08 December 2011

The broken pot

A broken pot made me think about the church. Repairing the pot was tricky, but putting together the fragmented Humpty-Dumpty church in St Neots would be far, far harder.

A couple of weeks ago we had a bad storm during the night. In the morning one of the patio pots had blown over and the bay tree it contained was sprawled out horizontally. The bay was soon rescued and planted in the garden, but the pot was badly broken.

Normally I would have disposed of the pot and bought a new one. But this pot was rather special.

When Donna and I were married in 1998, our friends Tony and Faith ordered it as a wedding present. Not only was it made specially, it has our names and the date fired into the hand-decorated surface.

The pot just had to be rescued, so out came the Araldite and I spent some time yesterday glueing the shards back together. I learned a lot while doing the work.

For a start, you can't put the pieces together in a random sequence. Experiment (without glue) showed it would be easy to stick one piece back only to make it impossible to fit the next one. Also, it took gentle persuasion to get a snug fit. And I discovered that the adhesive itself takes a certain amount of space, only a little perhaps, but it mounts up and is significant towards the end.

The photos show some of my progress. The pot is now complete once more although the cracks are clearly visible. With some careful use of terracotta filler I hope to make them a lot less noticeable.

This process got me thinking about the church (something that has been on my mind a great deal recently). You see, the church is shattered and needs mending - just like our poor pot. The pieces need to be carefully fitted together. Like the pot, the church is something rather special, Jesus is not going to merely dispose of us and replace us.

Here in St Neots it's not easy even to make a proper catalogue of the pieces. There are three Anglican churches (all called St Marys just to catch the unwary). The Baptists, two Methodist congregations, Roman Catholic, the Evangelical church, United Reformed, and at least two independent groups - Open Door and River Church. Then there are the various little groups I'm involved with and very likely others I'm not aware of. And finally there will be some people who are part of a church meeting in Bedford or Cambridge or Peterborough. I know several of these but surely not all.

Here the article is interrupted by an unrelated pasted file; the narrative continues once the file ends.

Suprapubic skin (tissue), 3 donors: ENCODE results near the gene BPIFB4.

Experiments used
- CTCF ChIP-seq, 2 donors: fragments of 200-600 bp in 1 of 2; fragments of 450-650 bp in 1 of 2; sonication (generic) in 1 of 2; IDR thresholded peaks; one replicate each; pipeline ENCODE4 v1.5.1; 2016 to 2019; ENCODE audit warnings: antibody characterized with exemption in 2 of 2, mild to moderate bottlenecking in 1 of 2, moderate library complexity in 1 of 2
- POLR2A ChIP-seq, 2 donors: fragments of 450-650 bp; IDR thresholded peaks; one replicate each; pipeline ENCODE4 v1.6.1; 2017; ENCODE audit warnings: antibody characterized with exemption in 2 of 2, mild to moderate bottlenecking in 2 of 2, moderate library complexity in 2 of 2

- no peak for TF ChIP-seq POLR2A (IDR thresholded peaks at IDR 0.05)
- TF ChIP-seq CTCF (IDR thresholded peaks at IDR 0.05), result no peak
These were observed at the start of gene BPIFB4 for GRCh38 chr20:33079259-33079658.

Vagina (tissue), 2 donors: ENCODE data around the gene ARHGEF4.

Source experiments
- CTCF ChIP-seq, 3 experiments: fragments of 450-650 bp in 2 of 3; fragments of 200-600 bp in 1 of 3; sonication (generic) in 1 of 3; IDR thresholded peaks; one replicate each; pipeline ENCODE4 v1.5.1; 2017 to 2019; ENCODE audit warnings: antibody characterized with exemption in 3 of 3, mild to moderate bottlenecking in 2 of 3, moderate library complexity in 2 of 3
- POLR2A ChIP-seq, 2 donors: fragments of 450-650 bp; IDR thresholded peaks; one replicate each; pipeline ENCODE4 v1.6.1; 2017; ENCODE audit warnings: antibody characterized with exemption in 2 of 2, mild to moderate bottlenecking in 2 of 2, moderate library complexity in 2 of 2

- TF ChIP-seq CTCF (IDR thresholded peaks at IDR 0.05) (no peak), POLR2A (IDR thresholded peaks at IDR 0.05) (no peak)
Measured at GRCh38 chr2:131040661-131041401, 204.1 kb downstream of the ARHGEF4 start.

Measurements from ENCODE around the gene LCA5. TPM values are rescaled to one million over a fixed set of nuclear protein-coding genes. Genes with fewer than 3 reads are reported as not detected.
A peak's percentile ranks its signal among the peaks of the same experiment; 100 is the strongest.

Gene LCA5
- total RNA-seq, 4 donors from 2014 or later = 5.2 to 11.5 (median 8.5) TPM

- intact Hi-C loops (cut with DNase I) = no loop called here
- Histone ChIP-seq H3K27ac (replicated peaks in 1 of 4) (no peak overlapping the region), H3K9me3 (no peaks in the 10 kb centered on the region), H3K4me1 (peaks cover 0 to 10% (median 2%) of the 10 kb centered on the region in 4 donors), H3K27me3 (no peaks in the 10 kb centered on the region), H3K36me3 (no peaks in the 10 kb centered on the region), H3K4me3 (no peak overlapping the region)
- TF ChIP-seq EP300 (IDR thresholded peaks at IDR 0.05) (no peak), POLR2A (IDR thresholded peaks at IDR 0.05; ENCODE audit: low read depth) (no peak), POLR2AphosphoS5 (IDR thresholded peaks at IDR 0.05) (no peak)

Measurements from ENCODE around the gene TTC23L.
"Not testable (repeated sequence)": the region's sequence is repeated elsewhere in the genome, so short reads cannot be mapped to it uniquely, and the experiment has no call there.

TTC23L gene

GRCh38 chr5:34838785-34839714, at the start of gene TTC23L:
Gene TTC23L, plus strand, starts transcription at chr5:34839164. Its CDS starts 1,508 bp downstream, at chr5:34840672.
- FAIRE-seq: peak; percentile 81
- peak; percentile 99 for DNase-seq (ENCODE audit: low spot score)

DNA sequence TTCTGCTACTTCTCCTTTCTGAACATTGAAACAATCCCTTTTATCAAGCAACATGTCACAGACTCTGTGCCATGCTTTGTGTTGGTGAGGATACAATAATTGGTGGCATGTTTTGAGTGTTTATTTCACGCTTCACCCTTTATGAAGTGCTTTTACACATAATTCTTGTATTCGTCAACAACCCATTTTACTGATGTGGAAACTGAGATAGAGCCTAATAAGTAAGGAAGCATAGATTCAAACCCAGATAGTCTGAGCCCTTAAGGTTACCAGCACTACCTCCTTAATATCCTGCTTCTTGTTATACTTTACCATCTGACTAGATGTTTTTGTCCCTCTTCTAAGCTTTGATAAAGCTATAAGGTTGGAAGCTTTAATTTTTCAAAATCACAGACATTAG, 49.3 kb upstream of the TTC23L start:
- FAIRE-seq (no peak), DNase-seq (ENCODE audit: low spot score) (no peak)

How can I put these parts together? I can't even draw up a full and consistent list! What would be the correct sequence? What would I use as adhesive?

Frankly, if the church in St Neots is to be mended it will take someone far, far wiser and more knowledgeable than me. Surely Jesus is the only one capable of such work? And even if I could manage to repair the church in St Neots, what about all the other towns and cities around the world, let alone the millions of small villages?

So at least we know who to look to for the answer.

I do have a sense that he has already begun this most difficult task and that he will not rest until it is completed. Wherever you live and whatever your style of church, are you ready to respond to him? Will you allow him to use you in his work of restoration?

See also:

2 comments:

  1. Hello Chris - I'm enjoying reading your blog, and the mosaic page was an unexpected treat. I have seen that feature in pictures, but not as a webpage.

    Your post "The broken pot" relating to the church is a great analogy. My thoughts on that are that the church is made up of many broken pots...us. I think that in order to restore the church, the people who make up the church need to allow the Master Potter to restore or remold them to be fully useful to Him. We will never be fully perfect this side of Heaven, we will carry our scars from this world until we leave here. But we can allow Him to mold us into fully useful vessels for Him. Scars and all.

    Jesus is the only one who can accomplish the task of restoring the church, and He will accomplish that through us, if we let Him.

    Thank you for a thought-provoking post!

    ReplyDelete
  2. Thanks for dropping by with a comment.

    You are absolutely right about us being like pots too. Maybe you were thinking of the passage in Jeremiah. There's a lovely old Fisherfolk song based on that.

    ReplyDelete

Copyright

Creative Commons Licence

© 2002-2014, Chris J Jefferies

This work is licensed under a Creative Commons Attribution-ShareAlike 3.0 Unported License. A link to the relevant article on this site is sufficient attribution. If you print the material please include the URL. Thanks! Click through photos for larger versions. Images from Wikimedia Commons will then display the original copyright information.
Real Time Web Analytics